I'd like to ask you for some help in finding a (hopefully citable) way of analyzing panel data when looking for mediation and moderation effects.
Problem I have is that my measured variables don't really change across time waves (3 of them), so using longitudinal setups, as described by Selig and Preacher (2009) for example, don't really work here. My guess is, that's because of autoregressive paths that simply "kill" the variance in the outcome (I'm talking gut feelings only).
A typical model from Selig and Preacher article that's being often pointed by reviewers as a "standard" is this:
My situation here is that I have a mediation (indirect) effect within each time point (replicated in other studies, both correlational and experimental) that won't show up between time waves as in attached picture: X1 -> M2 -> Y3.
If I run a model only on X1 - M2 - Y3 the indirect effect is there. X1 - M1 - Y2 as well, X2-M2-Y3 as well and so on. But as soon as I add autoregressive paths it all falls apart.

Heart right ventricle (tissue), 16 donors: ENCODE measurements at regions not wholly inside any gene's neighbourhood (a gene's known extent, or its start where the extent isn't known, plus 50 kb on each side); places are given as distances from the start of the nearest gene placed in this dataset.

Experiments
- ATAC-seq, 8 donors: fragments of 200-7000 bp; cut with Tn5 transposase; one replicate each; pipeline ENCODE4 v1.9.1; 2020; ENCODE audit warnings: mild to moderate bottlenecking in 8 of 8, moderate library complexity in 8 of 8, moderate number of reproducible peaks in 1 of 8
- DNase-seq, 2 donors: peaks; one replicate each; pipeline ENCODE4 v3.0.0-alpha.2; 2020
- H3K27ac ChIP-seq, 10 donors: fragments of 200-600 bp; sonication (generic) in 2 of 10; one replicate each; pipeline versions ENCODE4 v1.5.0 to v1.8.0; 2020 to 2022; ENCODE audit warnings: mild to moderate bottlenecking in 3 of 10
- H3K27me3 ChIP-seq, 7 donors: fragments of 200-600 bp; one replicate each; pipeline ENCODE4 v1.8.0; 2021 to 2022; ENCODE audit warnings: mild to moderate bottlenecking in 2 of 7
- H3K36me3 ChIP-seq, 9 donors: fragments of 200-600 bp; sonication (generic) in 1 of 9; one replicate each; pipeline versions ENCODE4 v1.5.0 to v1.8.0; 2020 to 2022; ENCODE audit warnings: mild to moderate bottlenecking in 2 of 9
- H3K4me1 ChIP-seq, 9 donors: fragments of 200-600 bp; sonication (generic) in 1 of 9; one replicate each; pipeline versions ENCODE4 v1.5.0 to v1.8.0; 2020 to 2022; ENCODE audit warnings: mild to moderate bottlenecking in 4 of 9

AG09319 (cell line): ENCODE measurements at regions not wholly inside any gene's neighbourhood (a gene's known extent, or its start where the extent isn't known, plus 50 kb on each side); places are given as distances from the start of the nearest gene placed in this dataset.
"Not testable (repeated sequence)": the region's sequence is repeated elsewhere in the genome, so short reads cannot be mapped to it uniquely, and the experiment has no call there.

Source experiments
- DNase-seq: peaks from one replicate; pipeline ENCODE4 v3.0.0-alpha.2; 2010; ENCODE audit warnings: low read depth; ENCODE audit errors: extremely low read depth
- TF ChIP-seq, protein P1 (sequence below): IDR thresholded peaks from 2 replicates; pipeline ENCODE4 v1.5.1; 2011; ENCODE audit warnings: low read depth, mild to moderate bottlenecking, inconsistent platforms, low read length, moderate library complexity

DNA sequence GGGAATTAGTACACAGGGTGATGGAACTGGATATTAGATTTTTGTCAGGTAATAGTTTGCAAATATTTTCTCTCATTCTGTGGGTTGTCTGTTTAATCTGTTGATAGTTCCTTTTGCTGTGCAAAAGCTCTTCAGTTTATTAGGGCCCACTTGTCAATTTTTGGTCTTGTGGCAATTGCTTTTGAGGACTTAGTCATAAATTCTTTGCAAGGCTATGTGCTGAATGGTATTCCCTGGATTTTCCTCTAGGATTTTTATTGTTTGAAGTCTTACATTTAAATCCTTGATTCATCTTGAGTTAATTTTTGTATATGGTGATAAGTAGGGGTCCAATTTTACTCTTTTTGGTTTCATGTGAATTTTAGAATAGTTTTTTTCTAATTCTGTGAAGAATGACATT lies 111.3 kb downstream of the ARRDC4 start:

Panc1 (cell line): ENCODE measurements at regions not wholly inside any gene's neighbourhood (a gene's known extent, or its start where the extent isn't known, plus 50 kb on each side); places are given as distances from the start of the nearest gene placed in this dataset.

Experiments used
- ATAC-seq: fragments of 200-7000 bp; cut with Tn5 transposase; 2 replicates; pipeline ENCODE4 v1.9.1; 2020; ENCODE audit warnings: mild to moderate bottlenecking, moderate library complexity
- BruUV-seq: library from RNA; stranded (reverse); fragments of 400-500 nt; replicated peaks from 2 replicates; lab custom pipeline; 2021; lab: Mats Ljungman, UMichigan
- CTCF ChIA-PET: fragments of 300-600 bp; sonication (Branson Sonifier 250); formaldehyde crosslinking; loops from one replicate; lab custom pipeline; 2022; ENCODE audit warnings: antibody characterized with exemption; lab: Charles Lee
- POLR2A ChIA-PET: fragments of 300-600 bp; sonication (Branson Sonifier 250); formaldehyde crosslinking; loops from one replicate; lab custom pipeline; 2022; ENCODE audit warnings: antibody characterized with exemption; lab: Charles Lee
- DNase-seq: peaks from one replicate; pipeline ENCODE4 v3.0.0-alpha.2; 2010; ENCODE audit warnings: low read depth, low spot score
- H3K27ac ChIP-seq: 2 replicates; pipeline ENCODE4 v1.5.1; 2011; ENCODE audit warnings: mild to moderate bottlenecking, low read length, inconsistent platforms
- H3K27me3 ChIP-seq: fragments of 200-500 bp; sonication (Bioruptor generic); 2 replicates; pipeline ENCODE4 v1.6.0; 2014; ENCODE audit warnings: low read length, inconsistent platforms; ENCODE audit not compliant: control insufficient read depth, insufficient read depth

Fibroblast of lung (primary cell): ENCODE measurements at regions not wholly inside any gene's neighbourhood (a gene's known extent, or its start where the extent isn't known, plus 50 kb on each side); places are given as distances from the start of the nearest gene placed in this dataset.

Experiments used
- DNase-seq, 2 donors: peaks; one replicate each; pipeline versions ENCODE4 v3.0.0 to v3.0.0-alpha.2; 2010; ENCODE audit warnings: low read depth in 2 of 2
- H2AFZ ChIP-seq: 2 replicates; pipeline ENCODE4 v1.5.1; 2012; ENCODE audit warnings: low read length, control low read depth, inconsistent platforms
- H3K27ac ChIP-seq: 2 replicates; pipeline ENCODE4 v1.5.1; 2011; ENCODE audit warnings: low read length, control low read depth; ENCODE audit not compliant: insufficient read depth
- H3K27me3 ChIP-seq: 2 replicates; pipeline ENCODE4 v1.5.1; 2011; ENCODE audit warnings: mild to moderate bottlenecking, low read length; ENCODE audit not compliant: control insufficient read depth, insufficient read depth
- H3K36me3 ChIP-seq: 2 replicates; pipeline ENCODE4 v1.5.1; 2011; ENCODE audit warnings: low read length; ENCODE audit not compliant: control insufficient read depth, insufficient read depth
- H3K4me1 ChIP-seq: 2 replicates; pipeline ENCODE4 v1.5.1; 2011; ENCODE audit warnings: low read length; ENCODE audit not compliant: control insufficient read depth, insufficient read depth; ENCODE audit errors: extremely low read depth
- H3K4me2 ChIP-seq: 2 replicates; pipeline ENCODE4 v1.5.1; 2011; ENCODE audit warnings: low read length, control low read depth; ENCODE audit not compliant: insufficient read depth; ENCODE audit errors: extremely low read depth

I used to refer to my study as a longitudinal study, but when I realized that i'm not after showing or controlling for change in time, maybe I'm using a wrong approach.
I did not find any precedence in literature reporting mediation effects on measurements taken at different waves only (that is, ignoring all time specific paths).
But I also didn't found any article, discussing such models in a context of traits (measurements) that are stable / static and not dynamic as in most longitudinal models.
I can provide more details, answer any questions if only could help me out with a workable solution here. Workable in a sense, that would convince reviewers on it's validity, when writing about indirect effects that are present between time waves.